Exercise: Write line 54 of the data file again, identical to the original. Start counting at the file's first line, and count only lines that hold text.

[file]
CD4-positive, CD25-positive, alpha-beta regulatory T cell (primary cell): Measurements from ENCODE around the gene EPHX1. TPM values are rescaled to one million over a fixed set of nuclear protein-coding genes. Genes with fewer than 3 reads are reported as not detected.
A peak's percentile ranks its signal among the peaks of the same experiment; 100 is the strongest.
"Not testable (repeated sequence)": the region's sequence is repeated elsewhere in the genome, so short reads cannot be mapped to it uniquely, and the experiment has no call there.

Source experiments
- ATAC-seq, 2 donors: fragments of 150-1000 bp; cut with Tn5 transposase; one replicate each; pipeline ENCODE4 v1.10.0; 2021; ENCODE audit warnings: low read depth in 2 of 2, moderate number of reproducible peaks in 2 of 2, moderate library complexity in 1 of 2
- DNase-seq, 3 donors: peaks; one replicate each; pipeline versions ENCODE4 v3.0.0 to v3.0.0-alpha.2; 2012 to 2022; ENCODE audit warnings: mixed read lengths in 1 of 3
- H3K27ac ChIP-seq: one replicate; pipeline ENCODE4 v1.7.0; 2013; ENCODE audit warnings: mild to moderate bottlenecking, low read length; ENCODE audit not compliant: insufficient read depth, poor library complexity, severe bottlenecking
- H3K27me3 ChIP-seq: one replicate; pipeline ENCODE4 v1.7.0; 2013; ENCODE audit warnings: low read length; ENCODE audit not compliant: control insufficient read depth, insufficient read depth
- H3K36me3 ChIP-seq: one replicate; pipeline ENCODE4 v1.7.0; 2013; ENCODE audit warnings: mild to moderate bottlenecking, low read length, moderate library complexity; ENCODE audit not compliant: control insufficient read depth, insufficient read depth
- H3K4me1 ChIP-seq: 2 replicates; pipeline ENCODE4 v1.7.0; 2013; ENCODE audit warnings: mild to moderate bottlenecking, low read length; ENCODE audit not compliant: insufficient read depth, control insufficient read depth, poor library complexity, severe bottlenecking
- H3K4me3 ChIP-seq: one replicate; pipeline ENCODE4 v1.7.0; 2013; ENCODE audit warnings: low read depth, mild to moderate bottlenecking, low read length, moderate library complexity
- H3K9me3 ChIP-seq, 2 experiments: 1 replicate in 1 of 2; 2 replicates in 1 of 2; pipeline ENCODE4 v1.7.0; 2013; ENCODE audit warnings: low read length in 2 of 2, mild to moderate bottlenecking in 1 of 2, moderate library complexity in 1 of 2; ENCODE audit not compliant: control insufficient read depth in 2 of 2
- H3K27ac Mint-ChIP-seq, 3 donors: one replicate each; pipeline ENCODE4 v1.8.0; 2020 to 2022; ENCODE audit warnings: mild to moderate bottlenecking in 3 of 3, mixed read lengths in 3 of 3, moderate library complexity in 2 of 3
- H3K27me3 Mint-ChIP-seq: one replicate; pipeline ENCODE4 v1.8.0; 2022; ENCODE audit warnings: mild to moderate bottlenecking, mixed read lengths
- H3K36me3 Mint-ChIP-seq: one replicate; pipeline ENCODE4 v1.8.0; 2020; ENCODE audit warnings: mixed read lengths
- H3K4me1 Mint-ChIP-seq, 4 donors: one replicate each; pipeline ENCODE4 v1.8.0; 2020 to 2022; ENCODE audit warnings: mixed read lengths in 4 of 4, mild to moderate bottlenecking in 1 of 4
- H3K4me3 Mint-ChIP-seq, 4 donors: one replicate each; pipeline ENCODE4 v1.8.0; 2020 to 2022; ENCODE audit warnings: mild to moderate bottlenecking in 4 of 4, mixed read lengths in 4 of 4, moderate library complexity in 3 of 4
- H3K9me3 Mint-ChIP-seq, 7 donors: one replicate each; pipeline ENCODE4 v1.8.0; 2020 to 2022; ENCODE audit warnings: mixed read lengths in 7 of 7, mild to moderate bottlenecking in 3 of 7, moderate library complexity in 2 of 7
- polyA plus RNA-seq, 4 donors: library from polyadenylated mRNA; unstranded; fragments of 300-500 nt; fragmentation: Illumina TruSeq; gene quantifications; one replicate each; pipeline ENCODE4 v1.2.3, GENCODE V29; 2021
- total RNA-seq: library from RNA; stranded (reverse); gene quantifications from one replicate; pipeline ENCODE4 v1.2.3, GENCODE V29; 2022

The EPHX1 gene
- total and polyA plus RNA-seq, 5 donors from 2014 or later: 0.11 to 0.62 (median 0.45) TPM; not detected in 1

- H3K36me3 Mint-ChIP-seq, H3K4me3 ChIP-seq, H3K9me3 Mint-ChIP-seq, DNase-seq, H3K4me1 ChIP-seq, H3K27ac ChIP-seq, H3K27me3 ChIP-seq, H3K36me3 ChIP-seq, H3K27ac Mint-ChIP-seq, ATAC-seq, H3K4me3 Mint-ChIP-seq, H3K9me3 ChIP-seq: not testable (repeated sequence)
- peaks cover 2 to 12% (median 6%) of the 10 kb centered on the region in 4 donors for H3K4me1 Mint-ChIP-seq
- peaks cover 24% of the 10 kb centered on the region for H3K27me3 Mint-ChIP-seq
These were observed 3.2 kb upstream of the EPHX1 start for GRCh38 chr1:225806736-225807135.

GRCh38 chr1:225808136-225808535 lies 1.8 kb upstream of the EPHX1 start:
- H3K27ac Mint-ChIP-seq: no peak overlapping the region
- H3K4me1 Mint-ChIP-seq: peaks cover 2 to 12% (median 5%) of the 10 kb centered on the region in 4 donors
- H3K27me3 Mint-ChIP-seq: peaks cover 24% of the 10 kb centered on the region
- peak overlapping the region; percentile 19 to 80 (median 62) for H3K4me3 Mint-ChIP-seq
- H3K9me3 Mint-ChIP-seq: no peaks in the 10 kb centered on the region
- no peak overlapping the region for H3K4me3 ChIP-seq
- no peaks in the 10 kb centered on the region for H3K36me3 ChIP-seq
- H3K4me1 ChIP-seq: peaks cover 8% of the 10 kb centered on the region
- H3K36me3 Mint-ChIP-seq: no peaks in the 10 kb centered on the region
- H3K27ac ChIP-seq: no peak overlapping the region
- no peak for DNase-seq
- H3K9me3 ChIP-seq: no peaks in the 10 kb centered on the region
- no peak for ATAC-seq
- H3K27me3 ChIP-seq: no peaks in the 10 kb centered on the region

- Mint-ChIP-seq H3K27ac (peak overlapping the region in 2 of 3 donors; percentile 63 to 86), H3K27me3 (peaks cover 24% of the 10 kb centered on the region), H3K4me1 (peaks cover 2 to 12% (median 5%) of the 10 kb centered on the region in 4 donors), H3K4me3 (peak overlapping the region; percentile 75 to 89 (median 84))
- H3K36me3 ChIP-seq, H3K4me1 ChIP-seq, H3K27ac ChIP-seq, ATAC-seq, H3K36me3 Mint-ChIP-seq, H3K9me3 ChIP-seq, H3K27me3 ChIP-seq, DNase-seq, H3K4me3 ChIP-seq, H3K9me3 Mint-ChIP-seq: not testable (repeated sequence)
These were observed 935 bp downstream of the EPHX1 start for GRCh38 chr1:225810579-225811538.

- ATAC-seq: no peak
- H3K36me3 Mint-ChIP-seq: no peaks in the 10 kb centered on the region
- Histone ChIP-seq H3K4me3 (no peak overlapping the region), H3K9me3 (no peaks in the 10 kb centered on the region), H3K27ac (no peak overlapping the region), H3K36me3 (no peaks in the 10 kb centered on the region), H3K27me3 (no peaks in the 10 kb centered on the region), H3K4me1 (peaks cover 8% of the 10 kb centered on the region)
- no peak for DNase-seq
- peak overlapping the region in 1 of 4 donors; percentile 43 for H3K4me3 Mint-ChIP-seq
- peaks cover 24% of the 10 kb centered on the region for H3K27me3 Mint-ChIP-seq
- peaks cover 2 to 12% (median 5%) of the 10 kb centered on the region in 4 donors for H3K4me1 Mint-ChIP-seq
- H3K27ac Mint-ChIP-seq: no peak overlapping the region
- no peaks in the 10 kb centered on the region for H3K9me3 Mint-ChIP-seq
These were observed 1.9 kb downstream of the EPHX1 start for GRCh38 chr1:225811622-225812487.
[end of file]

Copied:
These were observed 1.9 kb downstream of the EPHX1 start for GRCh38 chr1:225811622-225812487.